Judged by these traditional metrics and algorithms, Andre’s indicators of potential and resilience did not look good. There seemed to be no way to give special weight to his urge to excel and his recent performance. Andre had discovered who he is—someone absolutely ready to enter and excel in a four-year college—but unfortunately, it mattered all too much what and where he’d been.
An unusual story, you might say. But we would disagree. This is the trajectory of many of the millions of young people in alternative schools. They enter these innovative programs with enormous deficits, as measured by the traditional methods of keeping score. Because virtually all these students are high school dropouts, they have extremely low cumulative grade point averages. No matter how hard they work or how great their accomplishments, they find the deck stacked against them.
So as Andre, and many others who have traveled similar paths, place themselves in the vulnerable position of presenting their achievements and identities through numbers and words on paper, the following questions emerge: What constitutes “readiness for college,” and how can this be measured? How is merit assigned for turning one’s life around? What metric can be used to compare a student who has all the advantages of family support, a well-resourced school, and intensive and expensive SAT coaching with a student who has had none of these benefits? Does employing the same metrics to all produce the equity we value? When someone discovers himself and moves forward, how far back do you have to look? Are early setbacks and low grades relevant? How do colleges ensure that doors are not closed to students who have shown resiliency by surviving inadequate health care, housing, and schools, enrolling in alternative programs, and obtaining diplomas?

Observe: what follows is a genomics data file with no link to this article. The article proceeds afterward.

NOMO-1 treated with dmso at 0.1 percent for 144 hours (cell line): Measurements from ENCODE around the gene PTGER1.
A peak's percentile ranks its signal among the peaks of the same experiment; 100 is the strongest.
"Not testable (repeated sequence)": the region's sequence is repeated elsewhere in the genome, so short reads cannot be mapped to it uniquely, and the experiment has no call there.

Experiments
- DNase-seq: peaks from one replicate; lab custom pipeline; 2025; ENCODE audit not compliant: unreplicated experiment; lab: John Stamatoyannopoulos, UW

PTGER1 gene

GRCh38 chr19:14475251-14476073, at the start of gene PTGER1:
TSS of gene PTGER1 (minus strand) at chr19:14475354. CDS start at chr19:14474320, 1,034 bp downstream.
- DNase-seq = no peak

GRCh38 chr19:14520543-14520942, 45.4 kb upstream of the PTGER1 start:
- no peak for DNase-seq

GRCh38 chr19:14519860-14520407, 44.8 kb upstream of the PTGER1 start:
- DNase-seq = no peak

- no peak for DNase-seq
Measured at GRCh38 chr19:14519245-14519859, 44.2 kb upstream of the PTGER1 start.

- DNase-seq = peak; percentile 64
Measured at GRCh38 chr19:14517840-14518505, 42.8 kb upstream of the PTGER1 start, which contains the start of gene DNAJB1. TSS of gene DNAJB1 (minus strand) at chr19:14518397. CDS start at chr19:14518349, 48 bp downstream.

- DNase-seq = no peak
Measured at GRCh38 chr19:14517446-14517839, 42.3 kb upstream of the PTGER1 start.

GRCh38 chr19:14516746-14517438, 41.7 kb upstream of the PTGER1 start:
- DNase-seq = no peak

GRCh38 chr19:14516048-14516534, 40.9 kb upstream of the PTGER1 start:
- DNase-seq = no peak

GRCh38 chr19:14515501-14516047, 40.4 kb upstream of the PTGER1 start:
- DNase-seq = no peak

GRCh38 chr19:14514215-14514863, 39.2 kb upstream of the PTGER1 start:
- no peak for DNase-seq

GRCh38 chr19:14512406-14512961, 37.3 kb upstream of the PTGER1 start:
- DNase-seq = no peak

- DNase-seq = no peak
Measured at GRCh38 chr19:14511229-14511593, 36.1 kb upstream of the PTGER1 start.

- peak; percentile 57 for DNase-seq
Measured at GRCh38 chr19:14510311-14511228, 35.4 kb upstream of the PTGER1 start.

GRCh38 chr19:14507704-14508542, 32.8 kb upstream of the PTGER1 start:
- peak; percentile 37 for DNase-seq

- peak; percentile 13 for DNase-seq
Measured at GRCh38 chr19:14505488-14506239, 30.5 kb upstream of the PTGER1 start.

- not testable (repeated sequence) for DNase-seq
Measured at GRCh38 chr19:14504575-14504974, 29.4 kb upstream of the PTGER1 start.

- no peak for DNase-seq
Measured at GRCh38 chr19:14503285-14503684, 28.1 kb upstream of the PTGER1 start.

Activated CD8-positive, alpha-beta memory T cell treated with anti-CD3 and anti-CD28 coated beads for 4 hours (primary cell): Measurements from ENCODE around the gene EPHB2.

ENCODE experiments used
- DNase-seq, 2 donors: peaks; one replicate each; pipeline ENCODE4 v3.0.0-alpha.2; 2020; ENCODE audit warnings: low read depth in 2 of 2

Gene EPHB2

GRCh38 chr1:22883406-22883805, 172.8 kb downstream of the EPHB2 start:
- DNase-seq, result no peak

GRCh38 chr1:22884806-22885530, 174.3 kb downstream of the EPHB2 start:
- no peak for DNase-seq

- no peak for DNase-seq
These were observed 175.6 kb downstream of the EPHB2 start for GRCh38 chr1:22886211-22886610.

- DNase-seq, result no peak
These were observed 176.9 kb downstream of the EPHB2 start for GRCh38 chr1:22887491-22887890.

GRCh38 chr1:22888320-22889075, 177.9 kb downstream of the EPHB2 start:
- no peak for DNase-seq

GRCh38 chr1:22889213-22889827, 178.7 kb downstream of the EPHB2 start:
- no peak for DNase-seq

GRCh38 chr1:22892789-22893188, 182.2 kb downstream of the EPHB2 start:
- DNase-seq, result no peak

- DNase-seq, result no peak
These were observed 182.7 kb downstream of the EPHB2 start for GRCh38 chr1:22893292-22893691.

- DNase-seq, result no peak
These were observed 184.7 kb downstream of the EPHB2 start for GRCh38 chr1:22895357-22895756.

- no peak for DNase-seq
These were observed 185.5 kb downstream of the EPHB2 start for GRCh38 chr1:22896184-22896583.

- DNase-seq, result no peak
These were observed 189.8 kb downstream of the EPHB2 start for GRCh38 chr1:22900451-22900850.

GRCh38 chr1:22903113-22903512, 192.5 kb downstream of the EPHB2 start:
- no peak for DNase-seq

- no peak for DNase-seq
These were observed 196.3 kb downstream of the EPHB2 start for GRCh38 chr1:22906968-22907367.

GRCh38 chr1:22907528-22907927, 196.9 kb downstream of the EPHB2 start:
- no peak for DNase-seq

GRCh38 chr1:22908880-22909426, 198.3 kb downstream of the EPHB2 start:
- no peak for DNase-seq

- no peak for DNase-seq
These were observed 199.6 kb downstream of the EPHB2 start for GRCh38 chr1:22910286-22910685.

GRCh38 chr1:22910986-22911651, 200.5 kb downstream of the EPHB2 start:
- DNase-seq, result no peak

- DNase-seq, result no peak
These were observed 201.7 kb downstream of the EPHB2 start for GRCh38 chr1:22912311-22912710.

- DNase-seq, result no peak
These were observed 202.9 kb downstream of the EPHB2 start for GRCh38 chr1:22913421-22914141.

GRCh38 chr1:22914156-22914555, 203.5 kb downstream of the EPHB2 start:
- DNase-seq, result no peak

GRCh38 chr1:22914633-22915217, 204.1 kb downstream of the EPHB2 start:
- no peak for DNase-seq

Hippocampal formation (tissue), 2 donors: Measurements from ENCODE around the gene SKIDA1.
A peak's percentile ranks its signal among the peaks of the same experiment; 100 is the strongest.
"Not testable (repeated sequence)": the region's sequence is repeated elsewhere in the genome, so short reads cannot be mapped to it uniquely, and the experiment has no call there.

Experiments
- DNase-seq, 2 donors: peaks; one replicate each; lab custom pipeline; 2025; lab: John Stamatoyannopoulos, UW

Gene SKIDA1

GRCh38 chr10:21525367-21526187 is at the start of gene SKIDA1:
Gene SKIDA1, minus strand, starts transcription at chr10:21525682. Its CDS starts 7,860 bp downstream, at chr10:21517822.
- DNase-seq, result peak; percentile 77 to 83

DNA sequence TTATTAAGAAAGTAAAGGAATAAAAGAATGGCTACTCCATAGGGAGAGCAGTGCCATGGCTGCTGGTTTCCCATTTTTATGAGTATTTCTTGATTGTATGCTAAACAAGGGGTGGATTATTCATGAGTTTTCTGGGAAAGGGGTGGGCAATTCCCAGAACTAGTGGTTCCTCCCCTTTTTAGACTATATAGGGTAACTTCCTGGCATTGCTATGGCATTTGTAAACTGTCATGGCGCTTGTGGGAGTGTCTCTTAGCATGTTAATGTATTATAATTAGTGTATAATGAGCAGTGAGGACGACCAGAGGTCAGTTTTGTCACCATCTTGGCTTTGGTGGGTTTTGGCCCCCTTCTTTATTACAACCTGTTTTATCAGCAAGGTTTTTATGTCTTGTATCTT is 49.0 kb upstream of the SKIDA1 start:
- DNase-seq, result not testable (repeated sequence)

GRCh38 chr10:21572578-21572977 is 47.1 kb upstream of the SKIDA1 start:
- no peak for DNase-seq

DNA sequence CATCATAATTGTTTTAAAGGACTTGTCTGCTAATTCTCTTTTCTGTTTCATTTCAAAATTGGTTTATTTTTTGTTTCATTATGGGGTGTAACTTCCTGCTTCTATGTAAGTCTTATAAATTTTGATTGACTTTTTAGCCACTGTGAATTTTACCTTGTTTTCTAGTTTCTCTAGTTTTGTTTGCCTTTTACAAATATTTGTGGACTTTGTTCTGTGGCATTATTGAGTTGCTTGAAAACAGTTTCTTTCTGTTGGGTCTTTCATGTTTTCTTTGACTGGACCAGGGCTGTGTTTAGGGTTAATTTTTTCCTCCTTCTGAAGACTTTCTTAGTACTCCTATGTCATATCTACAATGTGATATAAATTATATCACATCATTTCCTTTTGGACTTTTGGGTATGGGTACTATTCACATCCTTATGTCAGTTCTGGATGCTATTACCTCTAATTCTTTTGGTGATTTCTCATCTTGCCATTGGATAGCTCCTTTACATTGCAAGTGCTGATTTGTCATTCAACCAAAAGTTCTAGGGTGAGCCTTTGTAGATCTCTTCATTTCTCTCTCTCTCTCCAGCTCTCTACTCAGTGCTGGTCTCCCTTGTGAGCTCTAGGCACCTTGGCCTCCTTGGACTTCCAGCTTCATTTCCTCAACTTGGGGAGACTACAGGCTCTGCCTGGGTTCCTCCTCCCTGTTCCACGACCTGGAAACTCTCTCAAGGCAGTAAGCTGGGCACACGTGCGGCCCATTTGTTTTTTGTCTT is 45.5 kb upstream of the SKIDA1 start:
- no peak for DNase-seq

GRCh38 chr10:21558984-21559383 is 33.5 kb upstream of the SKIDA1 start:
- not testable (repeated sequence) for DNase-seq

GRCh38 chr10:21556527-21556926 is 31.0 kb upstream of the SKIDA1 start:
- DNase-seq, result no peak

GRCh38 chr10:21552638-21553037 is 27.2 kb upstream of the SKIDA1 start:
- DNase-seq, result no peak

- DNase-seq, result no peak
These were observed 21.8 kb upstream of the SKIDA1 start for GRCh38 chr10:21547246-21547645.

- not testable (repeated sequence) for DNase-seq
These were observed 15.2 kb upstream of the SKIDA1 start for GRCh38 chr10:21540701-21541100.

In our work, we too often get the feeling that we are trying to game the system on behalf of our kids. In so doing, we are further calcifying a system that needs to be entirely rethought. Rather than searching for ways to boost students’ GPAs and continually fight the uphill battle of convincing admissions officers and scholarship judges that each of our students should be considered as an exception to the rule, we would like to help usher in a new, more nuanced, and insightful system of assessing students’ readiness for postsecondary education, one that takes better account of young people’s potential.
William E. Sedlacek, in Beyond the Big Test: Noncognitive Assessment in Higher Education, has researched the success of minority students in college and developed a list of indicators—including positive self-concept, availability of a strong support person, and realistic self-appraisal—that can guide a student’s college readiness and aid in advising and admitting minority college-student applicants. A list such as this would help colleges ask the right questions and look in the right places in developing a full picture of every applicant.
The current system privileges a paradigm that will not serve our young people or our society well. We run the risk of losing this and future generations of talent. Yet, at the same time, we possess the promising possibility of offering educational opportunities to a diverse vanguard of students who possess exponential potential. It is worth the work.
Let’s change the system, so that all of the talented students who have followed alternative paths to the threshold of postsecondary institutions can access, afford, and thrive in these environments.
A version of this article appeared in the August 27, 2008 edition of Education Week as Andre’s College Application